TouchStone Health Photo
TouchStone Health Photo
TouchStone Health Photo

Archive for the ‘diet’ Category

Meal Plans to Help Make your Life Easier

Posted on: August 21st, 2017 by Dr. Amanda Sue Cressman

Do you find it intimidating or overwhelming to prepare healthy foods for yourself or your family?  This is a common reasons why most people struggle with clean eating.  We all know the basics of eating better – lots of vegetables, added fruits, healthy proteins and clean carbohydrates work for many but it’s hard to actually do this on a consistent basis.

Diet meal with friends

Many people’s lives are full…full of many things and eating healthy foods generally falls off the priority list or is forgotten.  By the end of a busy day/week, it’s hard to make good decisions that are in alignment with how we wish to be eating.  Check out this article on Decision Fatigue by The Harvard Business Review.  Do you ever find yourself eating well and clean for the first part of your day but by the end are eating foods you wish you hadn’t?  We make dozens, some studies report hundreds of food-related decisions throughout our day and after deciding many things throughout the course of a day, we are tired and start making easier decisions which usually results in poorer choices for our health.  I know for myself, I have ideals of eating healthy foods but sometimes the inspiration falls short and I’m eating the same thing over and over or eating rice crackers and hummus at the end of a long day which although is an ok food, not a match for my constitution which does better on vegetables and a light protein.

So, we have begun a new program to help you eat clean and take away the work of deciding what to eat and when.  We are now developing Healthy Meal Plans to suit your specific dietary needs.  Weekly or Monthly recipe plans are put together for your specific needs.  Foods can be avoided specific to your needs and menus can be created specifically for your health goals (example: dairy-free, gluten-free, vegetarian, vegan, paleo, FODMAP, Anti-inflammatory, PCOS, Thyroid, Autoimmune, etc).

What’s included:

-a detailed shopping list is given for your plan

-a to-do list for the week of prepping food

-all the recipes

-micro and macronutrient breakdown

-caloric breakdown

And…we can make it for whatever serving size you want.  If you have a family of 5 we can ensure all recipes are specific for your 5 people or for one person. Prepping your week/month is incredibly easy as we do the work for you.

We started this program a month ago as many people were sharing their desire to eat well but that more support was needed to stay interested and consistent.  We hope this is the solution to help.  Pricing is located on our Meal Plan page and ask Dr. Cressman, N.D. if you have any other questions.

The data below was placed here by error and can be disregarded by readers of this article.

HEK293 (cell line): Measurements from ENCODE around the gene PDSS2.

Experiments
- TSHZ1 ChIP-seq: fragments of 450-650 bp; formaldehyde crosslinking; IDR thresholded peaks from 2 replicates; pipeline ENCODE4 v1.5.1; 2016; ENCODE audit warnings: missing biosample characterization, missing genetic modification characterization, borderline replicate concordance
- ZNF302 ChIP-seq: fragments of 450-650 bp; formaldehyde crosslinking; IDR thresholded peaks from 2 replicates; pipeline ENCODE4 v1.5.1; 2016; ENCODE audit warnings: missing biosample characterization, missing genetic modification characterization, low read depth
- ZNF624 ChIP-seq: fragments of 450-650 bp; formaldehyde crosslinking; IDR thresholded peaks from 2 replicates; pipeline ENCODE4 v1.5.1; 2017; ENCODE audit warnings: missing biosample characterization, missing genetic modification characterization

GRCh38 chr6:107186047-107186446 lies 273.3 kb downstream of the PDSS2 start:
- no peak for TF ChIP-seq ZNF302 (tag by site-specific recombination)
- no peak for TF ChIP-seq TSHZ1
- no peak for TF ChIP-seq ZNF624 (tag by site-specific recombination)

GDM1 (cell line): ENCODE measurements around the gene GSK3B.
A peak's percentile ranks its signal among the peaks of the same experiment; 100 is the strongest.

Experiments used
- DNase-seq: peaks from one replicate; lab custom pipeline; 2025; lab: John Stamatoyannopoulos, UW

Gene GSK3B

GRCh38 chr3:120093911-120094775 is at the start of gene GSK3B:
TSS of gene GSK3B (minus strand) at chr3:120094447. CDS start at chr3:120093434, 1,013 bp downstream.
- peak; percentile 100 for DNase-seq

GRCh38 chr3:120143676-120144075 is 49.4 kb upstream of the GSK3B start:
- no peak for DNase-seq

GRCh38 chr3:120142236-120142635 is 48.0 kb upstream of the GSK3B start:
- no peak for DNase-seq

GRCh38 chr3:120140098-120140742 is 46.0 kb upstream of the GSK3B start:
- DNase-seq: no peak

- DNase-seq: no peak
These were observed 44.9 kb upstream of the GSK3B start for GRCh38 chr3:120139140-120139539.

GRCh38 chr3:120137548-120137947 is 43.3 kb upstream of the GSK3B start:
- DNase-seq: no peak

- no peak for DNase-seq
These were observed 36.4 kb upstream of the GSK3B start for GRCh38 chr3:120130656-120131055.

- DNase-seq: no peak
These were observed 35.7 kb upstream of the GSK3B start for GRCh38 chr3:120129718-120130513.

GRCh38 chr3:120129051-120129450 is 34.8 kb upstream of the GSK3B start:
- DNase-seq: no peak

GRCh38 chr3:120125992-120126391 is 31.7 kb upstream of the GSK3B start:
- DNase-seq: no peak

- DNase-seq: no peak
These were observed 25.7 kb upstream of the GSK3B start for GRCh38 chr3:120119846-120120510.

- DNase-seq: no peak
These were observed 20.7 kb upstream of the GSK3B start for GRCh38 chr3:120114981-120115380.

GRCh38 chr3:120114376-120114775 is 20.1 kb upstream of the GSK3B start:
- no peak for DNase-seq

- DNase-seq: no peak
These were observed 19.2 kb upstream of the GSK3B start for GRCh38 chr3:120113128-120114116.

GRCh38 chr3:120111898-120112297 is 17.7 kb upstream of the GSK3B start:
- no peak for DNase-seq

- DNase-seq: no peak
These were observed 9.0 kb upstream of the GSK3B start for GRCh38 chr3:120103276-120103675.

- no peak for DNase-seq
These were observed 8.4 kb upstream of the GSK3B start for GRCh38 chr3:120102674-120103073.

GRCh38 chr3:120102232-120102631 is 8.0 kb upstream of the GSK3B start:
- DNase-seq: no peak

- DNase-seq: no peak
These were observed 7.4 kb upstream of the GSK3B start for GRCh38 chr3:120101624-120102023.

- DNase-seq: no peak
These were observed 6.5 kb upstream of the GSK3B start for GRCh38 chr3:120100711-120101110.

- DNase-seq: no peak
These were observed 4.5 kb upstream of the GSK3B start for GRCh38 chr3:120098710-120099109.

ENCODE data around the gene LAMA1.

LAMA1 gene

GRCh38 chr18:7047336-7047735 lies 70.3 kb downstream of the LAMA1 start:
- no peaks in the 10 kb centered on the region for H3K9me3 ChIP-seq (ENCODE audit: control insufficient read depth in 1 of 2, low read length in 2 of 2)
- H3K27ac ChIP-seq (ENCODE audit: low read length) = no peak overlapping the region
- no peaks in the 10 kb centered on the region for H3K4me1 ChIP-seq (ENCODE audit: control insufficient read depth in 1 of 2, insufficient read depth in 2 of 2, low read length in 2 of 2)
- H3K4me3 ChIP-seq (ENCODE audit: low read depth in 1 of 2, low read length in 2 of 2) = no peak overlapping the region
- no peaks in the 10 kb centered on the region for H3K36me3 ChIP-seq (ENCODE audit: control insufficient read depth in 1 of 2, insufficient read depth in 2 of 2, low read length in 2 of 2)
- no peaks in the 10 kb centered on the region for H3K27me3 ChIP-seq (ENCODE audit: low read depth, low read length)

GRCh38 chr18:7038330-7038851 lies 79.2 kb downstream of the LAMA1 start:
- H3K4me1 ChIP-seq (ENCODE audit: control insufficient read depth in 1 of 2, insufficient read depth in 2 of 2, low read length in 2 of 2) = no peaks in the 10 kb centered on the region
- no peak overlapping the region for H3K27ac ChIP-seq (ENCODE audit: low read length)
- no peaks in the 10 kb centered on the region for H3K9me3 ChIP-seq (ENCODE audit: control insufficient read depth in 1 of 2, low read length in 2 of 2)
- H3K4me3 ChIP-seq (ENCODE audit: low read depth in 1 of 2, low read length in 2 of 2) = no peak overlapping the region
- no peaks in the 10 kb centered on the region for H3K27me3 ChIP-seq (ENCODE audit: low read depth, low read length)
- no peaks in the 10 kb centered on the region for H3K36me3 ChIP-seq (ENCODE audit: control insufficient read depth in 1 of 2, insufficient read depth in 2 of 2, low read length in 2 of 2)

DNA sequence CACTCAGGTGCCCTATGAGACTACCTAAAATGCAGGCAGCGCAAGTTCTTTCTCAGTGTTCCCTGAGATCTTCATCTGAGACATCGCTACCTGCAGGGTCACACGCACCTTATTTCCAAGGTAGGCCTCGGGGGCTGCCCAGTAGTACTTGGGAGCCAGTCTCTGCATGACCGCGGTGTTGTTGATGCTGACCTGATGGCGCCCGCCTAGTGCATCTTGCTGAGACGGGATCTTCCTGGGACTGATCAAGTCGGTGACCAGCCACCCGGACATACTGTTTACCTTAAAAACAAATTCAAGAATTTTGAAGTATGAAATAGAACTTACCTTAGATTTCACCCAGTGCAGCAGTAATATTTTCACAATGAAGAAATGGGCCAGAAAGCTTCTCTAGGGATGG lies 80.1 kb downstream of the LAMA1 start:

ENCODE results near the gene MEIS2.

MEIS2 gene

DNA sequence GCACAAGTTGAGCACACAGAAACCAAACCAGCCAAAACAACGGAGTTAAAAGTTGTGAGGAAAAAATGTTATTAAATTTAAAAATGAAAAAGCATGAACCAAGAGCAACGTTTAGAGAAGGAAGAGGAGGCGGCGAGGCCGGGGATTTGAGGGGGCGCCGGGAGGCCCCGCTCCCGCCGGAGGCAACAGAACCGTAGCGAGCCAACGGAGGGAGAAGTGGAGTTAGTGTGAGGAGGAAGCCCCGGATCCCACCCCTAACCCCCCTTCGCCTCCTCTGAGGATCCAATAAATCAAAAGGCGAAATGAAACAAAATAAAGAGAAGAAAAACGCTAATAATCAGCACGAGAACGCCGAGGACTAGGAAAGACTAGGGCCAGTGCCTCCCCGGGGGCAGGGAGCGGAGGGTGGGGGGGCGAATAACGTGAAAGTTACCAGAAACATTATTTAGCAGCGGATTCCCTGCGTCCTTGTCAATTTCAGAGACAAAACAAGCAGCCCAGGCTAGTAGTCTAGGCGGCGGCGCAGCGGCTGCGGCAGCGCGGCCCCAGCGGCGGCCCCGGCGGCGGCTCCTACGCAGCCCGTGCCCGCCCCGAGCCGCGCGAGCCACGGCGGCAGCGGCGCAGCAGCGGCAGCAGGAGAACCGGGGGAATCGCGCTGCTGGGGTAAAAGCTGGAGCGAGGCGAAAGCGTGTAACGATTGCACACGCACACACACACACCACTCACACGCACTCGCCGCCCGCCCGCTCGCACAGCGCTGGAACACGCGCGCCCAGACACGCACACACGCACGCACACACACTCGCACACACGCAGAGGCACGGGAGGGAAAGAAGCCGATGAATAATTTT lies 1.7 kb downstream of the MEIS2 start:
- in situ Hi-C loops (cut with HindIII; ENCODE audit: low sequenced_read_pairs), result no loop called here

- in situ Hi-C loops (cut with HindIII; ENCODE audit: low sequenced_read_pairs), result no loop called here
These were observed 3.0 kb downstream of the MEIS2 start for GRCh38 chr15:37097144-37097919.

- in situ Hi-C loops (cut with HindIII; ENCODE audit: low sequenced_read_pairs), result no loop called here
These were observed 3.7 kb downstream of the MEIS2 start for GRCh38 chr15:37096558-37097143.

Attached is a sample 3-day eating plan to let you know what a plan would potentially look like.  sample-diet

This helps make eating delicious, healthy foods easier.

 

JUICING vs. BLENDING: The Juicy Facts on Which is Better for your Health

Posted on: March 20th, 2014 by Dr. Amanda Sue Cressman

Written by: Dr. Melanie Reidl, ND

You’ve probably heard about the ongoing dual between the benefits of juicing versus blending your drinks.Both of these stellar kitchen habits have their benefits, but is one really better than the other? Will you feel better drinking a smoothie over a juice, or the other way around? It’s a confusing topic, so today I’d like to provide you with the facts so that you make the best choice for your health!

Blending is the act of pureeing whole foods (ex. bananas and hemp seeds) with liquids (ie. almond milk and water), thereby retaining all portions of the initial ingredients. Nothing is discarded, the fiber is left in the drink, and your finished product can be a thick or thin consistency.

Juicing, on the other hand, separates the fiber from the liquid in fruits and vegetables by processing them through a juicing machine. What’s left over (and usually discarded) is the pulp of your produce, and you’re left with a nutrient-rich, concentrated vegetable/fruit drink. So as you can see, both blending and juicing are delicious forms of liquid nutrition.

In order to create these nutrition powerhouse beverages, you’ll need to invest in a good blender or juicer. I’ve done some research on the pros and cons of each option to make your purchasing decision a bit easier.